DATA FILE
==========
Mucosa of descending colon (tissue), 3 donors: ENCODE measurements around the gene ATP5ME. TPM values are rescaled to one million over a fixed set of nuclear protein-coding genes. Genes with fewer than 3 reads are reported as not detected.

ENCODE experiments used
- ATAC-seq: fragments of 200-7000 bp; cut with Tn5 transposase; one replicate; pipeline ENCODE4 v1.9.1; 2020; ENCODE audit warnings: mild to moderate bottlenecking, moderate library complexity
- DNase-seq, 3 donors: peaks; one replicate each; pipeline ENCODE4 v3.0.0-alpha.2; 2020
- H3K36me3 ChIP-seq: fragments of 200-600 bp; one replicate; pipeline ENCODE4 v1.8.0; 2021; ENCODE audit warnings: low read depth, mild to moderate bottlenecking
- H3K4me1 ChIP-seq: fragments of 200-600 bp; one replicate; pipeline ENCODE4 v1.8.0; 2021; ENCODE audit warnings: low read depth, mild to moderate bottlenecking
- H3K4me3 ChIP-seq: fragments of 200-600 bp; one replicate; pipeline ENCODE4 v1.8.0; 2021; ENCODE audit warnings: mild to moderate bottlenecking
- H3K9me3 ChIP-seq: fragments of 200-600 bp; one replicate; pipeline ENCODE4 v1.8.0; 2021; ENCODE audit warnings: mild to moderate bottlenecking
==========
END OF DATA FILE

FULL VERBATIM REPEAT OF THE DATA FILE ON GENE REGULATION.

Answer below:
Mucosa of descending colon (tissue), 3 donors: ENCODE measurements around the gene ATP5ME. TPM values are rescaled to one million over a fixed set of nuclear protein-coding genes. Genes with fewer than 3 reads are reported as not detected.

ENCODE experiments used
- ATAC-seq: fragments of 200-7000 bp; cut with Tn5 transposase; one replicate; pipeline ENCODE4 v1.9.1; 2020; ENCODE audit warnings: mild to moderate bottlenecking, moderate library complexity
- DNase-seq, 3 donors: peaks; one replicate each; pipeline ENCODE4 v3.0.0-alpha.2; 2020
- H3K36me3 ChIP-seq: fragments of 200-600 bp; one replicate; pipeline ENCODE4 v1.8.0; 2021; ENCODE audit warnings: low read depth, mild to moderate bottlenecking
- H3K4me1 ChIP-seq: fragments of 200-600 bp; one replicate; pipeline ENCODE4 v1.8.0; 2021; ENCODE audit warnings: low read depth, mild to moderate bottlenecking
- H3K4me3 ChIP-seq: fragments of 200-600 bp; one replicate; pipeline ENCODE4 v1.8.0; 2021; ENCODE audit warnings: mild to moderate bottlenecking
- H3K9me3 ChIP-seq: fragments of 200-600 bp; one replicate; pipeline ENCODE4 v1.8.0; 2021; ENCODE audit warnings: mild to moderate bottlenecking